Questions & Answers

what is the stm
Brian Reply
is there industrial application of fullrenes. What is the method to prepare fullrene on large scale.?
industrial application...? mmm I think on the medical side as drug carrier, but you should go deeper on your research, I may be wrong
How we are making nano material?
what is a peer
What is meant by 'nano scale'?
What is STMs full form?
scanning tunneling microscope
how nano science is used for hydrophobicity
Do u think that Graphene and Fullrene fiber can be used to make Air Plane body structure the lightest and strongest. Rafiq
what is differents between GO and RGO?
what is simplest way to understand the applications of nano robots used to detect the cancer affected cell of human body.? How this robot is carried to required site of body cell.? what will be the carrier material and how can be detected that correct delivery of drug is done Rafiq
what is Nano technology ?
Bob Reply
write examples of Nano molecule?
The nanotechnology is as new science, to scale nanometric
nanotechnology is the study, desing, synthesis, manipulation and application of materials and functional systems through control of matter at nanoscale
Is there any normative that regulates the use of silver nanoparticles?
Damian Reply
what king of growth are you checking .?
What fields keep nano created devices from performing or assimulating ? Magnetic fields ? Are do they assimilate ?
Stoney Reply
why we need to study biomolecules, molecular biology in nanotechnology?
Adin Reply
yes I'm doing my masters in nanotechnology, we are being studying all these domains as well..
what school?
biomolecules are e building blocks of every organics and inorganic materials.
anyone know any internet site where one can find nanotechnology papers?
Damian Reply
sciencedirect big data base
Introduction about quantum dots in nanotechnology
Praveena Reply
what does nano mean?
Anassong Reply
nano basically means 10^(-9). nanometer is a unit to measure length.
do you think it's worthwhile in the long term to study the effects and possibilities of nanotechnology on viral treatment?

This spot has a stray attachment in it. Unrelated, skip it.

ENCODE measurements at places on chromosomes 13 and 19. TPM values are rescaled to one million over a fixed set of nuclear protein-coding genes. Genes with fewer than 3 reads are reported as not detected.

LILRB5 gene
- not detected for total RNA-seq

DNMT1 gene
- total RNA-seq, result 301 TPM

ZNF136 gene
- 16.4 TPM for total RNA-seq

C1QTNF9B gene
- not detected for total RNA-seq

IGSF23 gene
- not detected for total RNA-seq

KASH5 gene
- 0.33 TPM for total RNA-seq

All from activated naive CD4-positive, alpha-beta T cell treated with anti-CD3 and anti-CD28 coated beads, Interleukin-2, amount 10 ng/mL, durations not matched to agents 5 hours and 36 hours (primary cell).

Damian Reply
absolutely yes
how to know photocatalytic properties of tio2 nanoparticles...what to do now
Akash Reply
it is a goid question and i want to know the answer as well
characteristics of micro business
for teaching engĺish at school how nano technology help us
How can I make nanorobot?
Do somebody tell me a best nano engineering book for beginners?
s. Reply
there is no specific books for beginners but there is book called principle of nanotechnology
how can I make nanorobot?
what is fullerene does it is used to make bukky balls
Devang Reply
are you nano engineer ?
fullerene is a bucky ball aka Carbon 60 molecule. It was name by the architect Fuller. He design the geodesic dome. it resembles a soccer ball.
what is the actual application of fullerenes nowadays?
That is a great question Damian. best way to answer that question is to Google it. there are hundreds of applications for buck minister fullerenes, from medical to aerospace. you can also find plenty of research papers that will give you great detail on the potential applications of fullerenes.
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Source:  OpenStax, Siyavula textbooks: grade 10 physical science. OpenStax CNX. Aug 29, 2011 Download for free at http://cnx.org/content/col11245/1.3